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This is a basic resource topic designed to help beginner spriters.



These aren't all of the mugs present in FE games, but it's most of them and they are more than enough as far as splicing goes. (I may add missing ones eventually)



FE3 Book 1 and 2

FE4 Both Generations





FE8 Prototypes Seeing as how these are prototype portraits they may not be the best for referencing. (Though, as far as I can see they aren't that bad).



Recoloring: The Eraser Method by Maklo (Image)

[spoiler=Basic Splicing Tutorial by Maklo]

Basic Splicing Tutorial

Before you start splicing, you need to pick the portraits you are going to use, of course.

When doing so make sure to pick portraits who are roughly the same size and are facing

the same direction. Picking characters who have matching sizes and poses will make the

splicing process a lot easier, so make sure to choose carefully whne picking parts for splicing.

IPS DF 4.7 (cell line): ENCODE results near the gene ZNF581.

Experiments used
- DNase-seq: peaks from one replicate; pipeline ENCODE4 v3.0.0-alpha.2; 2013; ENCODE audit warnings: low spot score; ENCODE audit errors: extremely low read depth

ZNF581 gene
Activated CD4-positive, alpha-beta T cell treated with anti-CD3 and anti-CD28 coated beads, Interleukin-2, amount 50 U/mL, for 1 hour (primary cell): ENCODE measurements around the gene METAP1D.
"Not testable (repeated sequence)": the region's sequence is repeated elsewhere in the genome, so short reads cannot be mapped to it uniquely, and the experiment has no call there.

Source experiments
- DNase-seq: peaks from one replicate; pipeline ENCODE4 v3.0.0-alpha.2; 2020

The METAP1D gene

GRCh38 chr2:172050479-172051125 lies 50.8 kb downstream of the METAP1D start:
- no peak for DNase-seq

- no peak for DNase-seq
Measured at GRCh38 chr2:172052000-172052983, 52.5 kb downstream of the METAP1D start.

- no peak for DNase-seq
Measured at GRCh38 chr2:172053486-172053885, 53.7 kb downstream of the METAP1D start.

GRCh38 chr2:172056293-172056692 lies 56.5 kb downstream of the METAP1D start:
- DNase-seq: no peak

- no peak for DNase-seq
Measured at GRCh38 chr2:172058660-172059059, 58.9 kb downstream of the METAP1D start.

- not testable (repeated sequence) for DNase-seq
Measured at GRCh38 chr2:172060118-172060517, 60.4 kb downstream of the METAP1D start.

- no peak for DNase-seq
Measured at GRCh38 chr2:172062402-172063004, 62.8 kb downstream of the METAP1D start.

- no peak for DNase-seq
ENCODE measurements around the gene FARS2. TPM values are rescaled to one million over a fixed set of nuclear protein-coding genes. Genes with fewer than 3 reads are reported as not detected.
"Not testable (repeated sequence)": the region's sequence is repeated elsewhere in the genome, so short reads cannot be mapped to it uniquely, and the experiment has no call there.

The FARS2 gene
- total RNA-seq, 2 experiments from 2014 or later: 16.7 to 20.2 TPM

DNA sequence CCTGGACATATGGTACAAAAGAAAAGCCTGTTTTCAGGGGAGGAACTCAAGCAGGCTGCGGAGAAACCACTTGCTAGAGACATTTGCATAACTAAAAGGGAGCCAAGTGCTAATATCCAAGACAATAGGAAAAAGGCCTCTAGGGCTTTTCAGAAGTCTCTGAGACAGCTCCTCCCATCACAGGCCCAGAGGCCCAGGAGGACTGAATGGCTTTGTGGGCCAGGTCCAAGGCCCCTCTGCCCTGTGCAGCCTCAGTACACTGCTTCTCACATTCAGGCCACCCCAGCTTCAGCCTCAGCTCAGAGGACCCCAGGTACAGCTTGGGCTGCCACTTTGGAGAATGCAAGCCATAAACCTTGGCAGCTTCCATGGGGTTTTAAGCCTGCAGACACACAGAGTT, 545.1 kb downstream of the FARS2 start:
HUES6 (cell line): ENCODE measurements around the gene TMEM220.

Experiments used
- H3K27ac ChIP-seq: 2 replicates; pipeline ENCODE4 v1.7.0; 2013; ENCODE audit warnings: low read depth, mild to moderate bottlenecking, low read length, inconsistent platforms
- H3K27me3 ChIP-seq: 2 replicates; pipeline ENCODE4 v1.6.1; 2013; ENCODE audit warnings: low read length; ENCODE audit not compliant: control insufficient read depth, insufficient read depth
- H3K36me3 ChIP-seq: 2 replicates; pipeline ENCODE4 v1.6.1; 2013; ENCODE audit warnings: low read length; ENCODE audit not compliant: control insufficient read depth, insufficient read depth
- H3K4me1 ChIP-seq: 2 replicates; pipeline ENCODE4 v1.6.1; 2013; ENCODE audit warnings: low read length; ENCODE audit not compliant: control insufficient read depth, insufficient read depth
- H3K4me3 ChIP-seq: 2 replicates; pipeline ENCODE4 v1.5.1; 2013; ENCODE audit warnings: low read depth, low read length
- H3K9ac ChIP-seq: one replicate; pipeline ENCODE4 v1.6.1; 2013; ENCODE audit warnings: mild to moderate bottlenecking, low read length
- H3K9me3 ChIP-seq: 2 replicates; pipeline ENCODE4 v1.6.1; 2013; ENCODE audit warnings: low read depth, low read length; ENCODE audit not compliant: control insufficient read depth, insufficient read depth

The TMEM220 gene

Before doing any sort of spriting you should turn "Draw opaque" off. This can be done by

choosing the select tool and clicking the part the arrow is pointing at in the picture below.


When I say "basic splice" I am referring to a splice that uses a body, aface and hair from

three different mugs. No more, no less. In this example I will use Cath's body, Tate's face

and Nino's hair.


Step 1

First Step is to seperate the parts you need from the parts you don't need.


Step 2

Next we clean up the parts we are going to use. This can be done in a few ways.

Personally, I use the eraser method to recolor part I don't need to white. Be careful

when doing this however, some sprites use the same colors for hair and eyes like

in Tate's case.


Notice how I left a bit of Cath's chin. It's good to leave this as it will make placing the head

on the body easier.

Step 3

Next we will make sure that all of our parts have the same skin and outline colors. First

thing is to get the colors you need. It is a good idea to keep a reference of different skin

colors so that you don't always have to go digging through your mugs every time you need

a skin color.


It would be a good idea to make a copy of your parts so far after this step. That way, in

case you make a mistake, you don't have to fix up your parts a second time.

Step 4

It is generally a good idea to start by splicing the face and body together first. We'll start

by placing Cath's body over Tate's neck. I used Cath's chin as a guide for where Tate's

chin should be.


Step 5